Broadly speaking, the volume’s contributors take on two major propositions. The first is the existence of (or lack thereof) a “natural resource curse,” as posited by Sachs and Warner (1995, 2001). This term refers to the hypothesized tendency of natural resource rich countries to underperform economically due to self-destructive governance patterns enabled by resource windfalls. The second is the ubiquitous claim that many of the negative externalities associated with natural resource-driven economic growth strategies can be mitigated through the development of effective political institutions, often those associated with democracy and the rule of law (see Acemoglu et al. 2001). The authors mostly re-affirm these positions but, at the same time, bring some much-needed context to the discourse.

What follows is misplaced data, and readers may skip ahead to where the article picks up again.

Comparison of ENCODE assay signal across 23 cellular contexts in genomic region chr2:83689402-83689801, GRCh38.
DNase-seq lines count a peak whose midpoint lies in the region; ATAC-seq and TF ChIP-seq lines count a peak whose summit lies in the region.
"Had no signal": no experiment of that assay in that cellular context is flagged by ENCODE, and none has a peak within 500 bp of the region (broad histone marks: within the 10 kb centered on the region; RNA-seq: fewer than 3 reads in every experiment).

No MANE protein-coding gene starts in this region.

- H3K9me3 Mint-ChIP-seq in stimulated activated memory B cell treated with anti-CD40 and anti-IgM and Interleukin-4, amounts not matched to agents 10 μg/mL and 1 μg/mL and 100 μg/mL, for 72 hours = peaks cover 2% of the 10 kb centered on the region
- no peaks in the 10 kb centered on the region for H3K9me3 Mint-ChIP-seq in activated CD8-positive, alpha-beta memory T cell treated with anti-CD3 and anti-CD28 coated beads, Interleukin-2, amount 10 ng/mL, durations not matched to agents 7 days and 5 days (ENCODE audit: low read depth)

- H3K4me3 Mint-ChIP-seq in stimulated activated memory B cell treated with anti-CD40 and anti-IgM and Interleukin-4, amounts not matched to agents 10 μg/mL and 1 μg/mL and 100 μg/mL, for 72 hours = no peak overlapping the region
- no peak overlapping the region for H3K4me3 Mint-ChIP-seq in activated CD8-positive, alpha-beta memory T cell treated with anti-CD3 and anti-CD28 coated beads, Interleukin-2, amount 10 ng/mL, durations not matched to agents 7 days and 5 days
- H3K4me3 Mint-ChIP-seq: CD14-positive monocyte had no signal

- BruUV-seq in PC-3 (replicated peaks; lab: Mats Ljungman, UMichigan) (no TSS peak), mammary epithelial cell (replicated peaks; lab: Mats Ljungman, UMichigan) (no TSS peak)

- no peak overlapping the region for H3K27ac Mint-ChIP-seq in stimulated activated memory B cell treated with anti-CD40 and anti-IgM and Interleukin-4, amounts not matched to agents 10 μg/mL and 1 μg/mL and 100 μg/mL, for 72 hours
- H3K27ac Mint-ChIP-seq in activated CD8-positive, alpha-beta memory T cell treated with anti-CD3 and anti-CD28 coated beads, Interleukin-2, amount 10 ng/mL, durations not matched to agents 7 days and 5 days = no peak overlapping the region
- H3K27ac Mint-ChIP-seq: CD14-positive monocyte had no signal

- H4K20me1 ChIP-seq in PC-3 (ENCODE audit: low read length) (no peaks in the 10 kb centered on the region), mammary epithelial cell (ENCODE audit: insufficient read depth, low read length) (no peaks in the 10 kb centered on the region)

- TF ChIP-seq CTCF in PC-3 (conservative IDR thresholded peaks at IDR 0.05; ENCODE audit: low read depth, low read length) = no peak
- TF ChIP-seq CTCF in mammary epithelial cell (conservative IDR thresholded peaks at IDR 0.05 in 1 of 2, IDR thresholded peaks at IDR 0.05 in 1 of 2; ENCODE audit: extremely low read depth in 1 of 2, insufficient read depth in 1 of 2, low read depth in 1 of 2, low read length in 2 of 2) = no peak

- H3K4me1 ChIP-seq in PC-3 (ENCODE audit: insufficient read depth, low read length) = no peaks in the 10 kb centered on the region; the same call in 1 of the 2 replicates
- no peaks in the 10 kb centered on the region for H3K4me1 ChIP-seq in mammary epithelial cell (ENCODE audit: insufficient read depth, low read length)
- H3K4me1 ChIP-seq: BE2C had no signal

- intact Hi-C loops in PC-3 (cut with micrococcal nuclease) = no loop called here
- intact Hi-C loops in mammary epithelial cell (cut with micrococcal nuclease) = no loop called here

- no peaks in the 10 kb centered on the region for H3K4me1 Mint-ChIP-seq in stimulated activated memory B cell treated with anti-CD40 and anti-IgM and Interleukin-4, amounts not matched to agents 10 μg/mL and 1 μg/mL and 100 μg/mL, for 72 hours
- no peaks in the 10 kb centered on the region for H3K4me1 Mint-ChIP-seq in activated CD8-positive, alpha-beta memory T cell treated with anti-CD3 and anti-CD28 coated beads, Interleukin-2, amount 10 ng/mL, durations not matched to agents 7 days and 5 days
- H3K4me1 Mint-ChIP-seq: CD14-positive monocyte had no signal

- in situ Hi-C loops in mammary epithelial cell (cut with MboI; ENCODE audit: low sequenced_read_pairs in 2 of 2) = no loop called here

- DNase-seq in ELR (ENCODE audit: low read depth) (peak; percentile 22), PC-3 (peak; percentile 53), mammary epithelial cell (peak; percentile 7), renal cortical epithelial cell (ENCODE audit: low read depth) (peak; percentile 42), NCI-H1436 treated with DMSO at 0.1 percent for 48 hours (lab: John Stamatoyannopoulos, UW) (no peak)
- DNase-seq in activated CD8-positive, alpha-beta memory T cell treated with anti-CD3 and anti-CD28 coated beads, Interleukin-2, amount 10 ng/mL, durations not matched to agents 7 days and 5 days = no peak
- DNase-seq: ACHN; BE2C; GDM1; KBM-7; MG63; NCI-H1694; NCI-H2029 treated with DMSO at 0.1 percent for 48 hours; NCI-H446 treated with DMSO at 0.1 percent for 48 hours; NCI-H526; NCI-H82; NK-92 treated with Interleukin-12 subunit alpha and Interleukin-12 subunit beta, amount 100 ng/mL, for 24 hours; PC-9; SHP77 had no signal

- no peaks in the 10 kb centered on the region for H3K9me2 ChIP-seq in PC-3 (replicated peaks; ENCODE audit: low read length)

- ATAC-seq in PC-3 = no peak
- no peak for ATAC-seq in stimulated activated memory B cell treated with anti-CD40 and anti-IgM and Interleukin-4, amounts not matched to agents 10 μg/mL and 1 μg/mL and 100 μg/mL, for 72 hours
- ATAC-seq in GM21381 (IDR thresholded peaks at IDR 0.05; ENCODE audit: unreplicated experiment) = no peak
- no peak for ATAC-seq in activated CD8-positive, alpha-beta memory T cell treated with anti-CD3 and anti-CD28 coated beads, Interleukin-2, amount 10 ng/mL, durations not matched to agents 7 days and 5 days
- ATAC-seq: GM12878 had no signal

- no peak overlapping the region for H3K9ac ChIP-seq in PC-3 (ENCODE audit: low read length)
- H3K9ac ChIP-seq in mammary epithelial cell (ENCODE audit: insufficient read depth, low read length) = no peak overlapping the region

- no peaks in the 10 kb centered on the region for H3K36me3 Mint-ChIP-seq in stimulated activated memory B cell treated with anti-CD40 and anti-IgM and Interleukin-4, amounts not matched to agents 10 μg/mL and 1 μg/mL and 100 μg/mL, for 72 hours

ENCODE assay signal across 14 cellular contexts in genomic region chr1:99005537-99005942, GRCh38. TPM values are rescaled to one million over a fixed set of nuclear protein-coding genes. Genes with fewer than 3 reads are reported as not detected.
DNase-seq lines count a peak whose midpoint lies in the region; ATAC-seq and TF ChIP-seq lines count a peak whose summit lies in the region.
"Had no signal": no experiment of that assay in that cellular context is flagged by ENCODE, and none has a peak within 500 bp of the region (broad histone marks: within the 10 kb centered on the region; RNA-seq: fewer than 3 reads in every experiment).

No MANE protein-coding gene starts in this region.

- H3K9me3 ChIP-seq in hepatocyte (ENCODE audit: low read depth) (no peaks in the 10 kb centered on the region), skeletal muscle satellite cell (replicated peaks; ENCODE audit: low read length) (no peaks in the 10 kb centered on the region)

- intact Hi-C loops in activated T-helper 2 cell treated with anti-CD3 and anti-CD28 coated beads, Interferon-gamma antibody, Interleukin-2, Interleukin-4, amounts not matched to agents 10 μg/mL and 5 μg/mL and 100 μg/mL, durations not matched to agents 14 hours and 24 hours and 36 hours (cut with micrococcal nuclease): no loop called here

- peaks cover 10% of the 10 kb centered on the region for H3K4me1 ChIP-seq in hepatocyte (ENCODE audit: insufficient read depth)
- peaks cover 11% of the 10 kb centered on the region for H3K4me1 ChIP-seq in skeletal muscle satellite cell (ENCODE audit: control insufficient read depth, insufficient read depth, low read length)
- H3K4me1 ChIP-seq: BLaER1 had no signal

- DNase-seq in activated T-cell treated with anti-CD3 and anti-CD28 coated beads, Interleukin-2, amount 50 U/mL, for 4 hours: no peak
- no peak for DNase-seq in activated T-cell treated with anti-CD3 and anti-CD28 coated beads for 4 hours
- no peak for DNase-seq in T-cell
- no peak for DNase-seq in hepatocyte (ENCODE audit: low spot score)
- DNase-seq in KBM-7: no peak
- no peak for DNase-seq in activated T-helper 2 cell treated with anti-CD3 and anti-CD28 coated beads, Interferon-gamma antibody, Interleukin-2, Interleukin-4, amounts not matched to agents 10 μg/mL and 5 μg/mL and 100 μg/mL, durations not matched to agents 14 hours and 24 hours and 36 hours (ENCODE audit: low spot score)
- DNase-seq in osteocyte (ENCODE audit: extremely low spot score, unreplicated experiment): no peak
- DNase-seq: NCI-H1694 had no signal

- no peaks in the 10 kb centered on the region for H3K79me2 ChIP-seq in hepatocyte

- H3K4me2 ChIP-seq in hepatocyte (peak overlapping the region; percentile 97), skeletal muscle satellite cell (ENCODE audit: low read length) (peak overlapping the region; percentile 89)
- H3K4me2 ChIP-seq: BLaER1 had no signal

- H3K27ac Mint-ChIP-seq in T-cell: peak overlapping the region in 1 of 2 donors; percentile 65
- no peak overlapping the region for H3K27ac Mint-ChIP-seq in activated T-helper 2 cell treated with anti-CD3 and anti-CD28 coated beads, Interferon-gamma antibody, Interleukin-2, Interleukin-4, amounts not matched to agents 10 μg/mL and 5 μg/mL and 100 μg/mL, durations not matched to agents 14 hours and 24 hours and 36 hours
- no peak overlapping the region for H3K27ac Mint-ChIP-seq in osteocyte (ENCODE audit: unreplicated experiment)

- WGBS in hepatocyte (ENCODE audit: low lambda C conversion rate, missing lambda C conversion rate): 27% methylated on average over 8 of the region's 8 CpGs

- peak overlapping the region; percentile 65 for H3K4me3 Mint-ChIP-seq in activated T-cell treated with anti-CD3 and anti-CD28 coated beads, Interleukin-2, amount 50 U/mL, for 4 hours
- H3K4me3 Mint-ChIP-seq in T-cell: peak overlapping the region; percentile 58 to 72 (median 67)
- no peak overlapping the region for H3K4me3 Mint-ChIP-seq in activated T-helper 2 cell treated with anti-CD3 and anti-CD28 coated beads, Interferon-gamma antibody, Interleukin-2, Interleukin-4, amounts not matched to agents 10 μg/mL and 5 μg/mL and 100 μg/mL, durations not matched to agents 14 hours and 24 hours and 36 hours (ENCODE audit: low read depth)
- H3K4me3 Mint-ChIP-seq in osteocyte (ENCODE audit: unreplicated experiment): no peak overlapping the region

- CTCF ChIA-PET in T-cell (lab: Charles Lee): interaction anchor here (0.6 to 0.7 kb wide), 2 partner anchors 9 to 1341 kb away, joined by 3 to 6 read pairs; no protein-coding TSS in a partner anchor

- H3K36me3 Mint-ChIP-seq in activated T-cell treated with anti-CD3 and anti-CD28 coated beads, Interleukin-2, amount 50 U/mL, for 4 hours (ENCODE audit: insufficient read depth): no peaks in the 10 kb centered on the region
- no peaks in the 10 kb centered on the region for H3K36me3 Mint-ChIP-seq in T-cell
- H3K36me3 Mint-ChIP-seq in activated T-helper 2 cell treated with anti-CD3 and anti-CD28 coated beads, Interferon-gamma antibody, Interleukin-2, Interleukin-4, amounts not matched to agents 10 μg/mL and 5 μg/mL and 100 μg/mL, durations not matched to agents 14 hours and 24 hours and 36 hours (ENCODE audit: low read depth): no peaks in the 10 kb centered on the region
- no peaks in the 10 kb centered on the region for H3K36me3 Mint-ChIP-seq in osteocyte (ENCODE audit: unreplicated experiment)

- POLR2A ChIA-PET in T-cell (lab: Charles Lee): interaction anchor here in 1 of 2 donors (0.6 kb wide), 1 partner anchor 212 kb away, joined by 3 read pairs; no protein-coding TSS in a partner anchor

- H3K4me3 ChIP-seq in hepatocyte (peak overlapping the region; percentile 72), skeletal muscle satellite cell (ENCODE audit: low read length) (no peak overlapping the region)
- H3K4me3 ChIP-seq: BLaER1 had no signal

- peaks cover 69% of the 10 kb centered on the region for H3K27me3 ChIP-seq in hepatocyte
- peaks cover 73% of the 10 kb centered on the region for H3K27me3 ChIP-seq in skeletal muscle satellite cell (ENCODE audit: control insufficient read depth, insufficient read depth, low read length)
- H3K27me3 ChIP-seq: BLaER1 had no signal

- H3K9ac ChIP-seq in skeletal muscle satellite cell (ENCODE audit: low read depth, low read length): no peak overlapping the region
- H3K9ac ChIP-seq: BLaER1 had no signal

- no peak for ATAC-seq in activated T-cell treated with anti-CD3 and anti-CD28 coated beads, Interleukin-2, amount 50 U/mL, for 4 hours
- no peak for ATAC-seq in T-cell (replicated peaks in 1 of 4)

The general consensus that emerges from the chapters of Natural Resources and Economic Growth is that abundant natural resources are “non-neutral” for economic development, but their precise effect on a given economy is heavily mediated by a myriad of intervening variables. This is spelled out clearly in the book’s opening chapter by the editors, who write “History teaches us that (resource) ‘curses’ and ‘blessings’ are constructions — they are the result of the socioeconomic system” (p. 17). Moreover, several of the book’s case studies demonstrate that, while good political institutions and public policies can certainly help countries manage natural resource wealth, such configurations are often embedded in unique national histories. This means that policy remedies that have proven effective in one setting will not necessarily work elsewhere.